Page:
Did you know that stress, headaches, and backaches can be caused by a slouching posture? In our modern society, sitting is one of the most frequent activities that we do. Much of our work causes us to bend or look forward, therefore bringing us into a slouching, curved posture rather than a preferred upright, spinal alignment – which in turn can cause pain and other symptoms.
If slouching causes pain, why do we do it and what does it do to us?
First of all, our head pushes forward and sticks out of our neck. This then pulls the upper back and shoulders forward to form a hump in our back. Our arms are forward, the upper back curves, and we begin to look like the letter “C”. Women who are over age forty have increased risk because their bones have decreased in density thus, osteoporosis may begin and hunch the back. Slouching also affects the lower back, because it is all connected. Often the low back is rounded, creating low back discomfort and aches. Our muscles in the front adapt to the rounded position and get shorter, while the muscles on the back side of our bodies get overstretched and weaker.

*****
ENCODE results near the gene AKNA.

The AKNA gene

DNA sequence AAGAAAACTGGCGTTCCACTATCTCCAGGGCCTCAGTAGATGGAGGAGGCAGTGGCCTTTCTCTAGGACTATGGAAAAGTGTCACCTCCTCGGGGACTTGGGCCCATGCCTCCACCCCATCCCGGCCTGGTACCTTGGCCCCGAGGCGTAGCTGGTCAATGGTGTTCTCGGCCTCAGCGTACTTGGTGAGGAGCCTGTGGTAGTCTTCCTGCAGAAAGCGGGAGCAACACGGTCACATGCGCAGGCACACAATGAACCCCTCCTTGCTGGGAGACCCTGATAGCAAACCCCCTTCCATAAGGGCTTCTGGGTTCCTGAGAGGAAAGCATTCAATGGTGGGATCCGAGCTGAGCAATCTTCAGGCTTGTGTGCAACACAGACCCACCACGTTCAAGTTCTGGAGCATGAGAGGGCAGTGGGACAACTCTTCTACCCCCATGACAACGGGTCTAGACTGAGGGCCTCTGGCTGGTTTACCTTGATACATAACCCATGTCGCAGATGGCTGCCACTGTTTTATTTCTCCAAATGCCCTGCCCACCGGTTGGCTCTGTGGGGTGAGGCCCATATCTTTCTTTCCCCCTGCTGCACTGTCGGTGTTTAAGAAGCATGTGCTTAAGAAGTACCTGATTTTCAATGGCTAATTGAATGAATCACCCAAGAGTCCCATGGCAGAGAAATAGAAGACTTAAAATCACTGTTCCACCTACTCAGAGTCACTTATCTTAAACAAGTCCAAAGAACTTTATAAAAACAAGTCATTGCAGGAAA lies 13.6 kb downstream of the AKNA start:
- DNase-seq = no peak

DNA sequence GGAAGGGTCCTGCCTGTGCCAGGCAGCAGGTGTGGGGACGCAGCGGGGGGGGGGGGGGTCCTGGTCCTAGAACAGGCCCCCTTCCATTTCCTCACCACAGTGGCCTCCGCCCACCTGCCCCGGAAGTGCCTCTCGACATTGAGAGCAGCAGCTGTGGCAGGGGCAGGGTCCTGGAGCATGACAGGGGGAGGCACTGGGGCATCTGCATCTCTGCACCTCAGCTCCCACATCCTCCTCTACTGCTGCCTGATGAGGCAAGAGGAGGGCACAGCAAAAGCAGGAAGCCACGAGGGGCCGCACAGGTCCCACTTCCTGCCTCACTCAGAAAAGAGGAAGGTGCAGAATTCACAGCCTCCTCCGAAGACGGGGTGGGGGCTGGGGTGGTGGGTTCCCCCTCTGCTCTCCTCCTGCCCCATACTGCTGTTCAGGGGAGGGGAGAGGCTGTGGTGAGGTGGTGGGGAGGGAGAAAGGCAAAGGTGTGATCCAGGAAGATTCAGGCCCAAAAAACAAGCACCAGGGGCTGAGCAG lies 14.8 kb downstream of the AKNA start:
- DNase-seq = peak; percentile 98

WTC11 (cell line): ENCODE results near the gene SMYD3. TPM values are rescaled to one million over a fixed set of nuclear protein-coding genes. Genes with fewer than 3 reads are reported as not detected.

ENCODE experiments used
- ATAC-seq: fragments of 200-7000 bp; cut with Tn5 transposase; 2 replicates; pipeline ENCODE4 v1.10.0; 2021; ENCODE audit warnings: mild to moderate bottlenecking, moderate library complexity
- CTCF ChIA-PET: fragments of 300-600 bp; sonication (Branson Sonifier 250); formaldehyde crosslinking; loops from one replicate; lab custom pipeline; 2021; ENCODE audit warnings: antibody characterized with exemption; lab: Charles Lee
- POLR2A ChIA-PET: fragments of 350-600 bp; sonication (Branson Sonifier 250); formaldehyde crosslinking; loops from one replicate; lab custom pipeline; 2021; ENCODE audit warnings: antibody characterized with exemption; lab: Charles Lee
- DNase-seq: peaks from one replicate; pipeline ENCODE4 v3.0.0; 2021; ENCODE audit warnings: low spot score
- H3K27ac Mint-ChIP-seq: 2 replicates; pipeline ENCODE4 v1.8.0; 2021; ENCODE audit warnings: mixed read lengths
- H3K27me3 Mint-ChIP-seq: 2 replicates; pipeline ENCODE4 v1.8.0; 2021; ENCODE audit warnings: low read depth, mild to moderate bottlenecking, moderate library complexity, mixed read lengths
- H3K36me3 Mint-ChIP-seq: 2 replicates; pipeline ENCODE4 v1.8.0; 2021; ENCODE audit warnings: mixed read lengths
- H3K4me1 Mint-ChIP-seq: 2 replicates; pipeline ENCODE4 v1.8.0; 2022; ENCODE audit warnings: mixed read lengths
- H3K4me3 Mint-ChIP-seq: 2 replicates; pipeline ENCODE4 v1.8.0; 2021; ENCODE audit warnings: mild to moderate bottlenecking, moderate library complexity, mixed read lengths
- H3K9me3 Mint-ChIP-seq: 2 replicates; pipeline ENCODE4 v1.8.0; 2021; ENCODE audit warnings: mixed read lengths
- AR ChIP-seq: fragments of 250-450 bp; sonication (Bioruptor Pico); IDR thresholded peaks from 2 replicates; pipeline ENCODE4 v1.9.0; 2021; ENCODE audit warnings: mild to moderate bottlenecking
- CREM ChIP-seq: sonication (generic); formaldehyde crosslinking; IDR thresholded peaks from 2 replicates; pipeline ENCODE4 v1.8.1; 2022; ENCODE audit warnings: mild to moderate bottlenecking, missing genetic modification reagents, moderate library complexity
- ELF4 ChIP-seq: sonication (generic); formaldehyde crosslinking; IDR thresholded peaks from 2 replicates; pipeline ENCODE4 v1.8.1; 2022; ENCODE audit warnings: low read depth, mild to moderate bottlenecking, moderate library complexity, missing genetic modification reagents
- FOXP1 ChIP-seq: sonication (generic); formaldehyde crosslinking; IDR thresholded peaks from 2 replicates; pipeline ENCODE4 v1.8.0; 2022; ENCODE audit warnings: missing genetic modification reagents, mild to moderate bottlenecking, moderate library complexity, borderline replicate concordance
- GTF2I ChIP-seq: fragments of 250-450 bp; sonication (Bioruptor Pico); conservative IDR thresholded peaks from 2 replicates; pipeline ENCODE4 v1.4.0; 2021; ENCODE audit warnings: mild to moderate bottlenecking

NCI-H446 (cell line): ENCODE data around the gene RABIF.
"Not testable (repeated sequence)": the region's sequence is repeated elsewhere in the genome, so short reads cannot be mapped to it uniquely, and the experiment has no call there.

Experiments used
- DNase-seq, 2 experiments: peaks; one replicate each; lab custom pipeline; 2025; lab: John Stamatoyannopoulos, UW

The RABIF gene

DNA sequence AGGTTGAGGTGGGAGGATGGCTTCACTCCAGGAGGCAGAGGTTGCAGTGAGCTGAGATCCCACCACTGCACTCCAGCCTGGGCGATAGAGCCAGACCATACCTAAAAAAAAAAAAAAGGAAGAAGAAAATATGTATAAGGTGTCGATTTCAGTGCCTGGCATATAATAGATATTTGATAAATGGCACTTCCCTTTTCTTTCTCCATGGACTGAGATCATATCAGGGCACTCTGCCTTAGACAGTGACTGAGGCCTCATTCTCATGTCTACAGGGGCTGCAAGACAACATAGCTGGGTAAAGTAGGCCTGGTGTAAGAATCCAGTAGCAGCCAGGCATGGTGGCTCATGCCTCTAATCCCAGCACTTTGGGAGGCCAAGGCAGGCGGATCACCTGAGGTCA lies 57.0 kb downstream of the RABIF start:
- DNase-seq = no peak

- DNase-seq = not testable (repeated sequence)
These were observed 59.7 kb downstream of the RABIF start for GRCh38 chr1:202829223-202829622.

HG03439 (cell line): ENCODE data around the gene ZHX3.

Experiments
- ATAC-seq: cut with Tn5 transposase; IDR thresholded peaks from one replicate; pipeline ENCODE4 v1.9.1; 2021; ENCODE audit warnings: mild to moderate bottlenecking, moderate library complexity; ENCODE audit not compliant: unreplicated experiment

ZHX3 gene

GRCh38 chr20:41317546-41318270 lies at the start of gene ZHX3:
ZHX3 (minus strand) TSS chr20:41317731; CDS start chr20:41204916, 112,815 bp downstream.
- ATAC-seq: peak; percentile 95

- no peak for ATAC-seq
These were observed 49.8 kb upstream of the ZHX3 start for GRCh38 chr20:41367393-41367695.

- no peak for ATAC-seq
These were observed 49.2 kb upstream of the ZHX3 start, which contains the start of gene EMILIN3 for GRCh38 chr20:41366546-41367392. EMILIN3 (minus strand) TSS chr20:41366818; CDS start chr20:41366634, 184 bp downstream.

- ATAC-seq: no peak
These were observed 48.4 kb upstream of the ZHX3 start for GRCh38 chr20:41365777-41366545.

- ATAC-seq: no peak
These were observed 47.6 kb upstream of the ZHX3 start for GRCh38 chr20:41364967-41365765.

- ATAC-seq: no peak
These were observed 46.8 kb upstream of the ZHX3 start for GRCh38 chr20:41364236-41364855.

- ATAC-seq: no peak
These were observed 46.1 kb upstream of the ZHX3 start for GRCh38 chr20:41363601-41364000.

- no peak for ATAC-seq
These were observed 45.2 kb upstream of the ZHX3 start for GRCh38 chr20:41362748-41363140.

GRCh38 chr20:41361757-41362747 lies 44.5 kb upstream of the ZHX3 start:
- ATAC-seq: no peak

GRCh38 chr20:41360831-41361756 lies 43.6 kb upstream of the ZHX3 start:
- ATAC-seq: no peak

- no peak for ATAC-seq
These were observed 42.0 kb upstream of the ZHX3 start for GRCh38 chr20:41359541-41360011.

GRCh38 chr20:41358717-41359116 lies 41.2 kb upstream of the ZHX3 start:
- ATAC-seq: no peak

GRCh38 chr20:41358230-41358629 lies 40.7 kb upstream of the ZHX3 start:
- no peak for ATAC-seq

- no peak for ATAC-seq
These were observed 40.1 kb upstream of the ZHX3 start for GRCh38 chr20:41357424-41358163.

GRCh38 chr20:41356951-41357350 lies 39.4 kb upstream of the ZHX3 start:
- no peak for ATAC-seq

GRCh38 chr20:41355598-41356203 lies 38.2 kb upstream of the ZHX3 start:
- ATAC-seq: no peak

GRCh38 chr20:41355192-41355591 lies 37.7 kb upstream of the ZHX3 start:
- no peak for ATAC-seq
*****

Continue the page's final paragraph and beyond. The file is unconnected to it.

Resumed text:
Proper alignment and posture is a great defender against the strong frontal muscles’ pull upon the weak back muscles that perpetuate the “C” curve.
How do you fix it poor posture?
By taking just a few minutes throughout the day to perform a self check and correction you can make a difference in how you feel. It can help decrease tension on head, neck, and shoulder muscles that can lead to stress and headaches. It allows you to get more oxygen, which counteracts fatigue. Improving your posture is a simple thing to help you feel better.
Here is a simple, 5- step posture check:
- Get a cue. Pick out a visual cue that will help you remember to check, like a watch or a ring that you see all the time.
- Bring your head back over your shoulders.
- Bring your shoulders back in line with your trunk
- Sit up in your chair at a 90-degree angle with an inward curve of your lower back about the size of your fist.
- Once you get that position…hold it a little while. You’re changing an old habit for a new one. So check it frequently and it should get easier and feel better.
If you are experiencing any of the symptoms of poor posture, discuss them with your physician to determine if physical therapy is appropriate for you.